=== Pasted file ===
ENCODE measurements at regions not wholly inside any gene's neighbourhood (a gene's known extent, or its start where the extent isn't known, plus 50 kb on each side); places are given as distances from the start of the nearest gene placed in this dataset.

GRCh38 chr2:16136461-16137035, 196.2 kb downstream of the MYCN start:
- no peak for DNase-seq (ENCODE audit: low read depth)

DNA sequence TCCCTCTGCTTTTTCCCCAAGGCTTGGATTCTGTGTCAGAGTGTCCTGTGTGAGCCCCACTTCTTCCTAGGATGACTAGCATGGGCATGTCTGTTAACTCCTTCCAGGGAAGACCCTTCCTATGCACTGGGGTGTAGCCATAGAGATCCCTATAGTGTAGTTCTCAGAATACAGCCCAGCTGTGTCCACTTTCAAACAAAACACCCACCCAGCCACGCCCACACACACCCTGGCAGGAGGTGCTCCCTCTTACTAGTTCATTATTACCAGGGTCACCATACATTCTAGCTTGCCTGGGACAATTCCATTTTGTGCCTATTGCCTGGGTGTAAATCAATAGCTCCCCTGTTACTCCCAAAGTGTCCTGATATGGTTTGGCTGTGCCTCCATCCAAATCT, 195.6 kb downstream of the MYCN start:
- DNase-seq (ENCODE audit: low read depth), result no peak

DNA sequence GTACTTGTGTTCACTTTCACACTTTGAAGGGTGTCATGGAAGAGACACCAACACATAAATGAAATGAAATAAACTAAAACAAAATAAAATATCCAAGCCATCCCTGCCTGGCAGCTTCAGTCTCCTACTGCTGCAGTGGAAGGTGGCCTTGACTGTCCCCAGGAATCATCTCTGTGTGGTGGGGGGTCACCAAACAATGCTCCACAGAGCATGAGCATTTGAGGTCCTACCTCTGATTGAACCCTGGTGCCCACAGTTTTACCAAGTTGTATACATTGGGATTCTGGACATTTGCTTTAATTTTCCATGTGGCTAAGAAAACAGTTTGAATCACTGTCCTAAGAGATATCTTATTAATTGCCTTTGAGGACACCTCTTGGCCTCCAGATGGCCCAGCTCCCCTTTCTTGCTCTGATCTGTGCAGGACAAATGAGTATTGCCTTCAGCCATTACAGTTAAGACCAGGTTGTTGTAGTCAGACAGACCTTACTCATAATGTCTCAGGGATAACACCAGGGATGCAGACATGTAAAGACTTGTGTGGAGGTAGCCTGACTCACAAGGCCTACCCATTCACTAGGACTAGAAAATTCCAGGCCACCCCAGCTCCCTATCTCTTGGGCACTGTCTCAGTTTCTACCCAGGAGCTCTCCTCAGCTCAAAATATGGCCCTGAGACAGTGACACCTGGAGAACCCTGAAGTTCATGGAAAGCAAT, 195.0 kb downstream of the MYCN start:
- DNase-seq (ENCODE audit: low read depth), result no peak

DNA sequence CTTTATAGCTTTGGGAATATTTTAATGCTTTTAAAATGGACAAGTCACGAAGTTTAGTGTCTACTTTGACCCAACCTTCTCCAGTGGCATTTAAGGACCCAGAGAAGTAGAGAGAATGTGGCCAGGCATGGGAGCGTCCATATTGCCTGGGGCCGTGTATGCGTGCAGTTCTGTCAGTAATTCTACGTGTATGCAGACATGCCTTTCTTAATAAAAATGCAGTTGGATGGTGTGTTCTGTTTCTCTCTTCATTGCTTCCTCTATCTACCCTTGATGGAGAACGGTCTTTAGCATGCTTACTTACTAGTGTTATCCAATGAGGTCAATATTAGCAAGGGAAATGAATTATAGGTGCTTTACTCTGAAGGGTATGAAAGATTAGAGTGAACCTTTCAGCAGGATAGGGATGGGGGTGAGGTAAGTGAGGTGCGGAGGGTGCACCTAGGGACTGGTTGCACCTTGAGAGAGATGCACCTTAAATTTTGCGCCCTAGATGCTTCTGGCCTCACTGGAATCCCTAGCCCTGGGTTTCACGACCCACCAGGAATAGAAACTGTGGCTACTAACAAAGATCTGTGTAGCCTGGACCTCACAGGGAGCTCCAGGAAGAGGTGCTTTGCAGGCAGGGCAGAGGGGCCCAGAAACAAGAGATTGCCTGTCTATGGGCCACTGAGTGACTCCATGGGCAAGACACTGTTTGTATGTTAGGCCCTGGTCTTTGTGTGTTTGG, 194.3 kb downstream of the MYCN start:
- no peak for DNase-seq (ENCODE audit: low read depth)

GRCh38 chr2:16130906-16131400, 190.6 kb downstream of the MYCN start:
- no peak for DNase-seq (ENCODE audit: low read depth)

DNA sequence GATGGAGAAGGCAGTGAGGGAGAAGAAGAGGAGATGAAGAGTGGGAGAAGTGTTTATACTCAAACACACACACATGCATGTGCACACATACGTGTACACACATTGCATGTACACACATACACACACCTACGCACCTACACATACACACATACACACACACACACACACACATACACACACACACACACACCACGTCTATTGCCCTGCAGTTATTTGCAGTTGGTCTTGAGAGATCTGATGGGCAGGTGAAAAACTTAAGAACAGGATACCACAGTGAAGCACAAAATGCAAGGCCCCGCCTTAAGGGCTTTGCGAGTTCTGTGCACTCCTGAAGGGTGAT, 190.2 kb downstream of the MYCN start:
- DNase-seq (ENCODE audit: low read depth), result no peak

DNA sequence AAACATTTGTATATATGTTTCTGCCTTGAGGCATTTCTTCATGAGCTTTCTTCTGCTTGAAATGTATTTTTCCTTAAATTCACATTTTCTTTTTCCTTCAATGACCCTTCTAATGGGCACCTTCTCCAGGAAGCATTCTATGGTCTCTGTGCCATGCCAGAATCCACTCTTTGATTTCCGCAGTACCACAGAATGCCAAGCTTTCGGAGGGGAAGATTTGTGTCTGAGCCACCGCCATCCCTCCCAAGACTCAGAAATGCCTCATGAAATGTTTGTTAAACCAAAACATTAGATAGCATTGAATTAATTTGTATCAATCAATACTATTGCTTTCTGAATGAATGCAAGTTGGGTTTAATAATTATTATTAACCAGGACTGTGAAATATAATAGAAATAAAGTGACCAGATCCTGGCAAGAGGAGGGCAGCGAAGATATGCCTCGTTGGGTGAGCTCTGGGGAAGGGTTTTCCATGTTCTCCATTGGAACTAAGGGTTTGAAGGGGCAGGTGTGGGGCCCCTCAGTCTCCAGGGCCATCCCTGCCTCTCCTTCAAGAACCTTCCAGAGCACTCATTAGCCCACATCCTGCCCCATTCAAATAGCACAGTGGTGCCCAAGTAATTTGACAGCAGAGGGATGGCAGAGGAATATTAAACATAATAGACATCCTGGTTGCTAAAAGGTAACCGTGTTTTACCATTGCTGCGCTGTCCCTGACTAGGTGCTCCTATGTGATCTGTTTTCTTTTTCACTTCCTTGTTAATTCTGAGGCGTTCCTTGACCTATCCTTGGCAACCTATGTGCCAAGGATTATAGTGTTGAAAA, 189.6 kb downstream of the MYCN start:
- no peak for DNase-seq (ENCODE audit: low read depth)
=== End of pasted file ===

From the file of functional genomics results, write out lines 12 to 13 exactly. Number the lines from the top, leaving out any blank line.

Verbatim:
DNA sequence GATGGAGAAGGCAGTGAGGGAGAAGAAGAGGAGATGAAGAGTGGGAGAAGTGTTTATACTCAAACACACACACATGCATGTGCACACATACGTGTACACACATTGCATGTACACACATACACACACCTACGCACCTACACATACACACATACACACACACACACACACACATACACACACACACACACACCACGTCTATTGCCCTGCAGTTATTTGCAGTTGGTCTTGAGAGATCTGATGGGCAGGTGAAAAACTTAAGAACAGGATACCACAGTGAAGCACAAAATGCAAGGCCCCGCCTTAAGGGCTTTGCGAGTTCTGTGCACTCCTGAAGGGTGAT, 190.2 kb downstream of the MYCN start:
- DNase-seq (ENCODE audit: low read depth), result no peak